“It’s a very, very organized process that really enables us to give very thoughtful analysis,” he said.
Larry Pheifer, executive director of the Wisconsin Academy of Family Physicians, which represents 2,600 members statewide, or about 85 percent of family physicians, said the academy is lauding the Supreme Court decision, asserting the law places the focus on where health care needs to be: Primary care and preventative medicine.
“I just think it’s a really important decision that supports health care for the people of the country and particularly the people of Wisconsin,” Pheifer said.
Commenting on Wisconsin Reporter’s Facebook page, however, David Gugger said, “I don’t like the government getting involved in my health care — does anyone really think they can manage anything? What will happen is a wattering (sic) down of health care in general.”
The politics of it all
The ACA ruling concludes years of legal fights over the legislation that began almost as soon as Obama signed the legislation into law on March 23, 2010.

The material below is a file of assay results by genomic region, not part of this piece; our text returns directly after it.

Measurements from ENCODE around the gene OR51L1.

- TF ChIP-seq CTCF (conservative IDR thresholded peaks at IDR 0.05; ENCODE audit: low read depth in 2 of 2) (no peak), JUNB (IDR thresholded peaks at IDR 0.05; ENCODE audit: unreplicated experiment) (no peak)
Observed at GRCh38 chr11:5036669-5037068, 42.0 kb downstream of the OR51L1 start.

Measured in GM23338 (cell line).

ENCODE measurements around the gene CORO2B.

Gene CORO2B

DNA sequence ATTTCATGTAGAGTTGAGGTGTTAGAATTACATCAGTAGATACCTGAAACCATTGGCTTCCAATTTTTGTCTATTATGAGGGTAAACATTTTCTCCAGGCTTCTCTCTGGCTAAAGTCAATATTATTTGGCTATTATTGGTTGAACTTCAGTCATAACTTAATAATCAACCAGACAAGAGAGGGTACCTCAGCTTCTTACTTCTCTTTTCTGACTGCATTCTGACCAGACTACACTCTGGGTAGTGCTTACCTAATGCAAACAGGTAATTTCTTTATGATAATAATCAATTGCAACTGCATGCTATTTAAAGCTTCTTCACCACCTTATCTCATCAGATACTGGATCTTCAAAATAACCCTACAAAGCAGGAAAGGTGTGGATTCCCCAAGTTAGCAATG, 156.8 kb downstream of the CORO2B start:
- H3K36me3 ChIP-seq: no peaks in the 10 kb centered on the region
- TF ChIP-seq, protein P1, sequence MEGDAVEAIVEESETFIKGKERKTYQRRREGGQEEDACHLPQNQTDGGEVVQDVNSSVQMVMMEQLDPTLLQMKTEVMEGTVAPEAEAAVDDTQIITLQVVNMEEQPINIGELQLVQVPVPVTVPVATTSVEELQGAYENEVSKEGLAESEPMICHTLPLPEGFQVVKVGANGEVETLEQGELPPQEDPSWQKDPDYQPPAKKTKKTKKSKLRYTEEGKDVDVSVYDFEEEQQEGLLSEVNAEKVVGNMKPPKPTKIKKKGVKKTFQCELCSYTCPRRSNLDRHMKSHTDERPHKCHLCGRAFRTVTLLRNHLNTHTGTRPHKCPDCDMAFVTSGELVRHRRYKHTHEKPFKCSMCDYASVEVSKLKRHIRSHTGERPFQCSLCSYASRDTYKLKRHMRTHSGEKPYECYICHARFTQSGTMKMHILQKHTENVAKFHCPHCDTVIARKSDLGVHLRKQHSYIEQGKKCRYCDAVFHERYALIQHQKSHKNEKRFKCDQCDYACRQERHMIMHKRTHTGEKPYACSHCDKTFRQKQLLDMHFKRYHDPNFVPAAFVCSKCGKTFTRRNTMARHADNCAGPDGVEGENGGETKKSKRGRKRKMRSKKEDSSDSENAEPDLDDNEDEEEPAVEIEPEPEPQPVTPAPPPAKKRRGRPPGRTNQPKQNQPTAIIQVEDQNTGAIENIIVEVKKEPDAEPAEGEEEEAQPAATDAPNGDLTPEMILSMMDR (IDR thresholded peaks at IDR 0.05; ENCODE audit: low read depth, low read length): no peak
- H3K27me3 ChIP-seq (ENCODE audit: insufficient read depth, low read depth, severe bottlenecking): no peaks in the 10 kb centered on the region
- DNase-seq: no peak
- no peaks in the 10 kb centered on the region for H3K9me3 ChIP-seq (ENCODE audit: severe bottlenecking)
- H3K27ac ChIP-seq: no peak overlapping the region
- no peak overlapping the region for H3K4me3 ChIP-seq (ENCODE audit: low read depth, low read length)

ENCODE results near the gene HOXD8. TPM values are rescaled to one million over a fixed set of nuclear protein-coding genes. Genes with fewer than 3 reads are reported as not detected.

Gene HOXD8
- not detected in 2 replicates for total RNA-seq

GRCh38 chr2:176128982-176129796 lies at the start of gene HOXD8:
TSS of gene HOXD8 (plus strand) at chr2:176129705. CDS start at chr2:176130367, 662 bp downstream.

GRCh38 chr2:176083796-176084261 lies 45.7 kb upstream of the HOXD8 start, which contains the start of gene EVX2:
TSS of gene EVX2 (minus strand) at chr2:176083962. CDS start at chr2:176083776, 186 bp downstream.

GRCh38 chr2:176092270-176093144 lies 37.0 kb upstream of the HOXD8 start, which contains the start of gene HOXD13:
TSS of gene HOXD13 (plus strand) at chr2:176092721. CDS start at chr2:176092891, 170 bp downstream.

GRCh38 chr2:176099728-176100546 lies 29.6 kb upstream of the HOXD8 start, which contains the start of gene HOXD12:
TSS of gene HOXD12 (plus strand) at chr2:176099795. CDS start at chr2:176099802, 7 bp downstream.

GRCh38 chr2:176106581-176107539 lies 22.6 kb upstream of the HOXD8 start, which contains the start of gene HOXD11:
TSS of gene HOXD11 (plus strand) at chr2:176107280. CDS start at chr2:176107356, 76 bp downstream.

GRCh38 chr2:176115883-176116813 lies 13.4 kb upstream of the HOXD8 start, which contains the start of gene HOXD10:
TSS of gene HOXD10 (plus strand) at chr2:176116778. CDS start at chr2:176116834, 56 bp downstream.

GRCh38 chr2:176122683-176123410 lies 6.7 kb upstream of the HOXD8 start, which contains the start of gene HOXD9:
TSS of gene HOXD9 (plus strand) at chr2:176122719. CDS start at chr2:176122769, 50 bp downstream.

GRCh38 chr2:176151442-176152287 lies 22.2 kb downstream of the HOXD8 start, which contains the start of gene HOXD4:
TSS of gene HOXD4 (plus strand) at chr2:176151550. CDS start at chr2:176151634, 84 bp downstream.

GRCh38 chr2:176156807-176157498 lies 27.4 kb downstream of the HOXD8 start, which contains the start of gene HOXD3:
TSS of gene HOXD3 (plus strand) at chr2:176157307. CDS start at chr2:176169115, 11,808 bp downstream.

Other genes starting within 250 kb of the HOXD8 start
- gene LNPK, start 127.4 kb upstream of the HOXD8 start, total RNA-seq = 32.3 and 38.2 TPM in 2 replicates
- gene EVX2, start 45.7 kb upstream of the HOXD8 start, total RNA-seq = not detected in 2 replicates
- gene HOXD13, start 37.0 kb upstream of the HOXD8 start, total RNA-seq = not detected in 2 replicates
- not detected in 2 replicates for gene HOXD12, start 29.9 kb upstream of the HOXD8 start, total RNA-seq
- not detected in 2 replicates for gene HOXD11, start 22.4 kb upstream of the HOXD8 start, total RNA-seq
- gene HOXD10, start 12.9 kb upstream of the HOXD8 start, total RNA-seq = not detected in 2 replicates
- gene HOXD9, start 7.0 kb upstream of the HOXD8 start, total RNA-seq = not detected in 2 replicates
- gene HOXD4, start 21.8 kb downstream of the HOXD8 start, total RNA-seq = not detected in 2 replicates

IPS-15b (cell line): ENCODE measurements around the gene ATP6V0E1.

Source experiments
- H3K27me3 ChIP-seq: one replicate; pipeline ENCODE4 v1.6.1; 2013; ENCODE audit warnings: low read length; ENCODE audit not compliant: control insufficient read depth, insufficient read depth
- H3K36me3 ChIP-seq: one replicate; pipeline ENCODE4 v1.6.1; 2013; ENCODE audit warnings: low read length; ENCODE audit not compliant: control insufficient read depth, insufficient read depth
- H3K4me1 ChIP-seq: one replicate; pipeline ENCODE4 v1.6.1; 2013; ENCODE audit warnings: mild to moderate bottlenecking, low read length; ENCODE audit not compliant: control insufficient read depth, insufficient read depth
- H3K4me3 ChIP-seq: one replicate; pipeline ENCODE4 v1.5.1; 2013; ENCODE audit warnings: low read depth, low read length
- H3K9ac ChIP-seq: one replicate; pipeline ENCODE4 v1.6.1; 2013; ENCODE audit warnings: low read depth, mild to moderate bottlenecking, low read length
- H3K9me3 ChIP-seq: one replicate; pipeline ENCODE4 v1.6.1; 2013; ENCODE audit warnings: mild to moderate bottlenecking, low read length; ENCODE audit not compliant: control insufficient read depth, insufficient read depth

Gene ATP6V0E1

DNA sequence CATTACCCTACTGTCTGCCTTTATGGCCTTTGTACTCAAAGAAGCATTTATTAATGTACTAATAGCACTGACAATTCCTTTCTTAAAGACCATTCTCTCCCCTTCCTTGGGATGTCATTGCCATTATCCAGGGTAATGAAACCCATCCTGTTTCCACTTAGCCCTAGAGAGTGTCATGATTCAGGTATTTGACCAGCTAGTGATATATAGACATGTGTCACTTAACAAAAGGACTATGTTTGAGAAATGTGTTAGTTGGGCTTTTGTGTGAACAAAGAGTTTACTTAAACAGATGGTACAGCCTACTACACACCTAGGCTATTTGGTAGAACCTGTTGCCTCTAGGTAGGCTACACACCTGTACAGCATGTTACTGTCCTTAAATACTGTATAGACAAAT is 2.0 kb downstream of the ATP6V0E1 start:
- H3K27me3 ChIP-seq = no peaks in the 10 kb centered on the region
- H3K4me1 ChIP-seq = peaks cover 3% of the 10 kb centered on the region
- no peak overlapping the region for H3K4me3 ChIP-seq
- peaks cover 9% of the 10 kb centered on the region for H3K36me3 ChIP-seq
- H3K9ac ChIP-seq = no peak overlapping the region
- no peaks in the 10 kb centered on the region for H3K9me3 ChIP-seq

More lawsuits, of course, still are possible as states and the health care industry grapple with the implications of the high court’s ruling.
Congress may still act to change the law, too, a possibility that increases if the November elections put the GOP in control of the White House and both chambers of Congress.
But with a Congress under dual control – Republicans have a majority in the House of Representatives and Democrats have a majority in the Senate – that has shown little inclination to compromise, it’s unclear what it can accomplish.
That is especially true with a controversial issue in an election year.